Such versatility is a function of contemporary musicians' entirely sensible refusal to allow themselves to be pigeonholed. In the 1990's Presencer is just as likely to contribute his unique trumpet skills to record dates and live appearances by the likes of Sting - Presencer collaborated on an unplugged project, culminating with a duo performance of Roxanne on the BBC's Top of the Pops - Ray Charles, James Brown, Robbie Williams, Kylie Minogue, Tina Turner, Joni Mitchell, The Spice Girls, Paul Weller, The Pet Shop Boys or Kula Shaker as to a straight-ahead jazz band. He has performed with many famous jazz musicians as John Dankworth, Roy Hargrove, Ronnie Scott, Cleo Laine, Red Rodney, Johnny Griffin, Phil Woods and has recorded with Herbie Hancock, Chick Corea and vibraphonist Joe Locke alongside with Bob Berg.
He also leads his own small groups and has always been an active composer, writing for large and small ensembles in different genres. He has recently completed work on a filmscore (Bodysong) with Jon Greenwood of Radiohead.
Presencer has two previous albums available on Linn Records (UK): Platypus (1998) and The Optimist (2000). I was playing in studios for many different artists, beyond the realms of jazz. As a result, my personal tastes have never been solely jazz.The funk groove has always been a major influence in my writing and playing and although I have recorded many straight ahead jazz albums over the years (at least 30 or 40), I have never made one in my own name. The name Platypus itself, he asserts, is symbolic of an attempt to transcend the dogmatic classification that can be such a hindrance to creativity within the current music scene. As a versatile musician, versed in everything from avant-garde, free jazz to hard-core rap, I've simply tried to reflect my musical taste, ignoring the restrictions that a so-called 'jazz' or 'funk' album would labour under: it's simply a mixture - entirely appropriate to our postmodern era - of what I like.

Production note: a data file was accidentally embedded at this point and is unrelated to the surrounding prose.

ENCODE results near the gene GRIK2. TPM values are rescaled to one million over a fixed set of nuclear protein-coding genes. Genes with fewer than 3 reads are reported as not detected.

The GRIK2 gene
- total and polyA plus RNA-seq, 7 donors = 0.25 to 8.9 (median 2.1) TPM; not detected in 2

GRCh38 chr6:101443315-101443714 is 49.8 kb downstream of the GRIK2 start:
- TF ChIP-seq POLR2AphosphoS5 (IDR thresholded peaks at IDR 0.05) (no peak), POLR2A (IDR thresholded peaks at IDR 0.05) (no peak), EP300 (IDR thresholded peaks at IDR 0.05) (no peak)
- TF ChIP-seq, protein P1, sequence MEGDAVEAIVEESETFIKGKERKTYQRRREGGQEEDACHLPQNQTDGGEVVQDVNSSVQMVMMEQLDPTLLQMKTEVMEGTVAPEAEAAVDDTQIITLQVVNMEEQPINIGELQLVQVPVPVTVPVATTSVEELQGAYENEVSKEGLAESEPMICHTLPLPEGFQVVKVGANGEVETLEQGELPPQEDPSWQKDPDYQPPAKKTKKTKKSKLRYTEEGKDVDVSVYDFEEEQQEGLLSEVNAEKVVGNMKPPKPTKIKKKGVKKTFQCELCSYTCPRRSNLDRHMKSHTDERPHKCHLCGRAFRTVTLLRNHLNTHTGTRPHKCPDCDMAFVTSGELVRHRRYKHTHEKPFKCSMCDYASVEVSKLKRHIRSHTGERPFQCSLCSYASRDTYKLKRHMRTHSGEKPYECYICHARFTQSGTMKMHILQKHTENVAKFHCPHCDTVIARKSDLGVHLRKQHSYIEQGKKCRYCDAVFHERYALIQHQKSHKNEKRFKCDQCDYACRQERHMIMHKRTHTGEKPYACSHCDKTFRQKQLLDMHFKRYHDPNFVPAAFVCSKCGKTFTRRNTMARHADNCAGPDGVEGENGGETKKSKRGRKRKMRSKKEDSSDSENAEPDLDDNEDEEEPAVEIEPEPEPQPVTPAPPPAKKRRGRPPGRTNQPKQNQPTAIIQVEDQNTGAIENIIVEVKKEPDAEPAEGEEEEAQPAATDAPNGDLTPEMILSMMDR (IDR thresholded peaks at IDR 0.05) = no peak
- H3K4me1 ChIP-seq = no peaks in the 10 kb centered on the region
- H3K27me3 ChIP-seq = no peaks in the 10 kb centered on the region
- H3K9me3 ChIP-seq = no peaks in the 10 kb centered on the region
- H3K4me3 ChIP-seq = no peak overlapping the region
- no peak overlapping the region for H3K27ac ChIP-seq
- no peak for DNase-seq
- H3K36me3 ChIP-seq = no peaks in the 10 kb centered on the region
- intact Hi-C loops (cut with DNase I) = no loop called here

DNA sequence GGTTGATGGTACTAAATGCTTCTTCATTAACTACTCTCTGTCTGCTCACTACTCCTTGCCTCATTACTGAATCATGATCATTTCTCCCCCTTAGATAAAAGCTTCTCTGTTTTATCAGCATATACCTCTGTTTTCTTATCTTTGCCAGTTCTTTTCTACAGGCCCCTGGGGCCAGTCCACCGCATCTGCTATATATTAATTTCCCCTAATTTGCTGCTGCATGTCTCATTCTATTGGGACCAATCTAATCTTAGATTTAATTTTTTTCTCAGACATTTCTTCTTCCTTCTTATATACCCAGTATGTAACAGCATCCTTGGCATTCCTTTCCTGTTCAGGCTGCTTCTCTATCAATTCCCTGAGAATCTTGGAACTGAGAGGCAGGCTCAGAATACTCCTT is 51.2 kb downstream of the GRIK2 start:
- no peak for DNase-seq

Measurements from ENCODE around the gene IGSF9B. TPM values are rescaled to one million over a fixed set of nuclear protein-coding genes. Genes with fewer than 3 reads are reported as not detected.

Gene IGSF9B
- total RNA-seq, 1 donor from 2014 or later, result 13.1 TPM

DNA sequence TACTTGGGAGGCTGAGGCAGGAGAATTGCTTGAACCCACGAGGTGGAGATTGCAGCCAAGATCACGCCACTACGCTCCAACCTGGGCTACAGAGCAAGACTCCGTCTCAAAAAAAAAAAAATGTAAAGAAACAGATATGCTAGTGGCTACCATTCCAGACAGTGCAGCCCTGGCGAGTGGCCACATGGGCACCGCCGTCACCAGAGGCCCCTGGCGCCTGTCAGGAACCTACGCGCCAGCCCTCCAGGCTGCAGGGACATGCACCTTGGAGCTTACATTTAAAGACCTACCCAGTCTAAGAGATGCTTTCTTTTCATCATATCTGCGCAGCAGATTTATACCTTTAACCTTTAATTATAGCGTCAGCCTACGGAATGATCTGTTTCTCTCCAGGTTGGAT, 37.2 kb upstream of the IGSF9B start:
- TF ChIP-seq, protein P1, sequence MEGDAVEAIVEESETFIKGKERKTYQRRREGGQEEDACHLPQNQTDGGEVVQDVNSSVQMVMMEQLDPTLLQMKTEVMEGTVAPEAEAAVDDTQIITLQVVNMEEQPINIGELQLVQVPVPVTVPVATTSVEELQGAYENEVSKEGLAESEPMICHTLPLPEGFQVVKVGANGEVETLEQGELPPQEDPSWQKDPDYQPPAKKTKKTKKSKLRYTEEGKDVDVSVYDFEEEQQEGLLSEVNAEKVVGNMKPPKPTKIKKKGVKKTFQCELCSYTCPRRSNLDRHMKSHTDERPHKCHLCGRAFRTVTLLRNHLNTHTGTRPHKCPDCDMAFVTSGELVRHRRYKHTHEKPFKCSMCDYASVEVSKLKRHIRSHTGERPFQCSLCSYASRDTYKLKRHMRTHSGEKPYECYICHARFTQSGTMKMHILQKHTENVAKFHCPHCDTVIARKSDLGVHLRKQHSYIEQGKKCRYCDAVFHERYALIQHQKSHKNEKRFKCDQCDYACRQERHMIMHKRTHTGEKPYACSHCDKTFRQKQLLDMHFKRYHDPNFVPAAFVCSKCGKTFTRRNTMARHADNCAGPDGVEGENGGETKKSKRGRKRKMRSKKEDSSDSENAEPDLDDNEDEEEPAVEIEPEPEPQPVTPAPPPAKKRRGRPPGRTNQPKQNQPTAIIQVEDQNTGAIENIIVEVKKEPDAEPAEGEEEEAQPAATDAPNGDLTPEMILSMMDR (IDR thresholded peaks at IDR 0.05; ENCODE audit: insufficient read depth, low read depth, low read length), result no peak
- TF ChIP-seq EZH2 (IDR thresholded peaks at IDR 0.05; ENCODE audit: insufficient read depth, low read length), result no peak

Chasing Reality with Geoffrey Keezer, Joe Locke and others (release in February 2003) marks his debut as ACT recording artist. In March 2003, Presencer will present his new project on a Rising Stars - Tour.
On the British Jazz scene, Presencer has won the trumpet category of the Hamlet British Jazz Awards four times, most recently in 2002.
Since 1999, Gerard Presencer is Professor of Trumpet in the Jazz and Popular Music department at the the Academy of Music Hanns Eisler, Berlin and Director of the Jazz Department at the Royal Academy of Music, London.